News featuring Scotland C. Leman

Data scientists combat hate crimes and other violence

Research associates Brian Mayer (top) and Nathan Self (bottom) meet virtually to review targeted violence events on the dashboard developed by the Sanghani Center.

About the series: Every complex problem has many multidisciplinary angles. Leveraging expertise and energy, Virginia Tech faculty and students serve humanity by addressing the world’s most difficult problems.

With risk of political and targeted violence on the rise across the United States, national and local leaders are asking Princeton University’s nonpartisan Bridging Divides Initiative (BDI) to provide them with more timely, reliable, and context-specific data on targeted violence events that could help them engage locally and better inform their policy decisions. 

As part of their response to this plea, BDI’s team of Princeton social scientists collaborated with data scientists at the Sanghani Center for Artificial Intelligence and Data Analytics to identify targeted violence events. These often include hate crimes and other incidents that target individuals because of their race, religion, sexual orientation, or other perceived characteristics. Click here to read more about this research.

DAC faculty and students share research, organize workshop at 2018 IEEE VIS Conference in Berlin

Chris North, associate director of the Discovery Analytics Center, and Ph.D. students Michelle Dowling and John Wenskovitch will be in Berlin, Germany, from Oct. 21 to 26, attending the 2018 IEEE VIS Conference.

In addition to presenting their research, the three are organizers of a conference workshop: Machine Learning from User Interaction for Visualization and Analytics.

IEEE VIS is the worldwide largest and most important conference on Scientific Visualization, Information Visualization and Visual Analytics. It is the premier forum for advances in visualization in academia, science, government, industry, and beyond.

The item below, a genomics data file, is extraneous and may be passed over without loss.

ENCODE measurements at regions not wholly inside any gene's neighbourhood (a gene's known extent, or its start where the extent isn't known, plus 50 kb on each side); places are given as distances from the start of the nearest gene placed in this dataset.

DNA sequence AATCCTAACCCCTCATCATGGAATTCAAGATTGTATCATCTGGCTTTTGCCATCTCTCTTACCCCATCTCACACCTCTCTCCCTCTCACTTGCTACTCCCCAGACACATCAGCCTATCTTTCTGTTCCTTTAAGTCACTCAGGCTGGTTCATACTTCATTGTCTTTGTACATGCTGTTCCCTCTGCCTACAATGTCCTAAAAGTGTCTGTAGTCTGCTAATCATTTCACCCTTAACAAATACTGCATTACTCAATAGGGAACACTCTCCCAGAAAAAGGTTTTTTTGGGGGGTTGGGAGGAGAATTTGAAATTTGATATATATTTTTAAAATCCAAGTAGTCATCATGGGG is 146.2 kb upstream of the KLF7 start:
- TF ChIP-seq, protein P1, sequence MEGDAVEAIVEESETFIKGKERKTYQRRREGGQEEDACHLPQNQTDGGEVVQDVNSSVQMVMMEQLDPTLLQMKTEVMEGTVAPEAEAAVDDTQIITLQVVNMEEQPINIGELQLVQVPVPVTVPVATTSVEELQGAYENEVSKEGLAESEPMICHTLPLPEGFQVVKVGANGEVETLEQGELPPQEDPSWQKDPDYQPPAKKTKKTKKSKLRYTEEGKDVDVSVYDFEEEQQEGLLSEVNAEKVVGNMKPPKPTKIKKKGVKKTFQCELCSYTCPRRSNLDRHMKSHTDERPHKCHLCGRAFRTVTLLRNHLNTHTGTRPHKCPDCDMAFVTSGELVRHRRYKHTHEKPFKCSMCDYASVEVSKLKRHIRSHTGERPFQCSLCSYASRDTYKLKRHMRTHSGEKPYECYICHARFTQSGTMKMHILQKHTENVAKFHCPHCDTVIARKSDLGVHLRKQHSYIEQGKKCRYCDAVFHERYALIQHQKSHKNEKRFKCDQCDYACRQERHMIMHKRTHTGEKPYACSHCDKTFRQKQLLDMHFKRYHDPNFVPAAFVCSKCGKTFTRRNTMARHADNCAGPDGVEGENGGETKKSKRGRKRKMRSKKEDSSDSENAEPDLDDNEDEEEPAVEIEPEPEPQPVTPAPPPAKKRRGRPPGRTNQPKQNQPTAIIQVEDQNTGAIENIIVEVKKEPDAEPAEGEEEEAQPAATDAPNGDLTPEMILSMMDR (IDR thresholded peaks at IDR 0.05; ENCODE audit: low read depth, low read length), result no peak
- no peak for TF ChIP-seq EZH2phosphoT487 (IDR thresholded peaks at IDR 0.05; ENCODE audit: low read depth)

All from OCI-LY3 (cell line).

Dowling, who is also a National Science Foundation research trainee in the Urban Computing Certificate program, will present SIRIUS: Dual, Symmetric, Interactive Dimension Reductions, which she coauthored with Wenskovitch, DAC Ph.D. student J.T. Fry, and DAC faculty Leanna House, Scotland Leman, and North.

Wenskovitch will present the second accepted DAC paper, The Effect of Semantic Interaction on Foraging in Text Analysis, which he coauthored with DAC Ph.D. student Lauren Bradel, Dowling, House, and North.

The workshop taking place on Oct. 22 has been designed to bring together researchers from across all VIS fields to share their expertise and generate an open discussion about what is currently learned from user interaction and where future research in this area can go.

DAC Director Naren Ramakrishnan named Inventor of the Month


Members of the staff of the Discovery Analytics Center. Left to right are Nathan Self, Patrick Butler, and Naren Ramakrishnan.

DAC and director, Naren Ramakrishnan, are featured as this month’s Virginia Tech​ Inventors of the Month by the Office of Research and Innovation for work in Early Model Based Event Recognition using Surrogates (EMBERS) software project.

EMBERS is a fully automated system for forecasting significant societal events, such as influenza-like illness case counts, rare disease outbreaks, civil unrest, domestic political crises, and elections, from open source surrogates. To read more about EMBERS click here.

Scotland Leman receives W.J. Youden Award

Scotland lemanCongratulations to Scotland Leman, DAC faculty member and associate professor in the department of statistics, on receiving the W.J. Youden Award in Interlaboratory Testing. Dr. Leman was presented with the award at the 2016 Fall American Statistical Association Technical Conference. The award recognizes the authors of publications that make outstanding contributions to the design and/or analysis of interlaboratory tests or describe ingenious approaching to the planning and evaluation of data from such tests.  Click here to read more about the award.

NSF funds UrbComp, program focused on big data and urbanization


DAC will create and administer a new interdisciplinary Ph.D. certificate program called UrbComp, which is set to launch in spring 2016.  The UrbComp Ph.D. certificate is focused on big data and urbanization through a $3 grant over five years from the National Science Foundation Research Traineeship Program. UrbComp will be open to students from both the Blackburg and National Capital Region campuses who are pursuing a Ph.D. in one of eight departments: computer science, mathematics, statistics, electrical and computer engineering, population health sciences, urban affairs and planning, civil and environmental engineering, or sociology. To read more about the program click here.